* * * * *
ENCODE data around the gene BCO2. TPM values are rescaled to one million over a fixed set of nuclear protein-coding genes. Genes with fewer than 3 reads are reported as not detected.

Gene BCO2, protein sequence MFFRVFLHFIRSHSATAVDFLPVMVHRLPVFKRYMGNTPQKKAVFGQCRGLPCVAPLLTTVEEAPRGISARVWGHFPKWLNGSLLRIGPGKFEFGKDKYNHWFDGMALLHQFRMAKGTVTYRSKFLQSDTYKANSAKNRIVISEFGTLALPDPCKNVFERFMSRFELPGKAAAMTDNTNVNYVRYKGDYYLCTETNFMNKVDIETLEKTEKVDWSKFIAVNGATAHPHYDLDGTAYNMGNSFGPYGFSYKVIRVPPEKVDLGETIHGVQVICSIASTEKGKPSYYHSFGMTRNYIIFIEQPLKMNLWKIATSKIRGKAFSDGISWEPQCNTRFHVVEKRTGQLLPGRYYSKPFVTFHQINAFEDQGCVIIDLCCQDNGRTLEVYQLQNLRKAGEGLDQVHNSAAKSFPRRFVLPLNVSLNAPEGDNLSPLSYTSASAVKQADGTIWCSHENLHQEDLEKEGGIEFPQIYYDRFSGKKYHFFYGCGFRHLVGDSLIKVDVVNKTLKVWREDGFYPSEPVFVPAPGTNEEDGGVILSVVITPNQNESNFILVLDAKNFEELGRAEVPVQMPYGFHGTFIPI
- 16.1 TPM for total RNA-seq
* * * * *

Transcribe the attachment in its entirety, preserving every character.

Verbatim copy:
ENCODE data around the gene BCO2. TPM values are rescaled to one million over a fixed set of nuclear protein-coding genes. Genes with fewer than 3 reads are reported as not detected.

Gene BCO2, protein sequence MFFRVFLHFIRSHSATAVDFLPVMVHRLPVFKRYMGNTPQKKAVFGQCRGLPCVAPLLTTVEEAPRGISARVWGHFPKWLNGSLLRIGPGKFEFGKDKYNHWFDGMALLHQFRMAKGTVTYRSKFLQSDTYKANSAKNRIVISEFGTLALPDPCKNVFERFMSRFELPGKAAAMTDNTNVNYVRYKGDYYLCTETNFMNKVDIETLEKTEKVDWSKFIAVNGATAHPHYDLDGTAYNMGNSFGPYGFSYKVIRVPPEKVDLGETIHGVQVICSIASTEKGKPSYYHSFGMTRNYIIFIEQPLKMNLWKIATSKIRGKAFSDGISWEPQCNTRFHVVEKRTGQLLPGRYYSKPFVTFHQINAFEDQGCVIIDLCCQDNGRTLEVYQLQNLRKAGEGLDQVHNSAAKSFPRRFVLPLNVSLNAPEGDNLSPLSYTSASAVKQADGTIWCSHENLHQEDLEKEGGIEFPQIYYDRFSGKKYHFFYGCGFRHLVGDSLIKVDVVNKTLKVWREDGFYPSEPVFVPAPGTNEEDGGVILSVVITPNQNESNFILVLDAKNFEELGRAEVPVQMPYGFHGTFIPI
- 16.1 TPM for total RNA-seq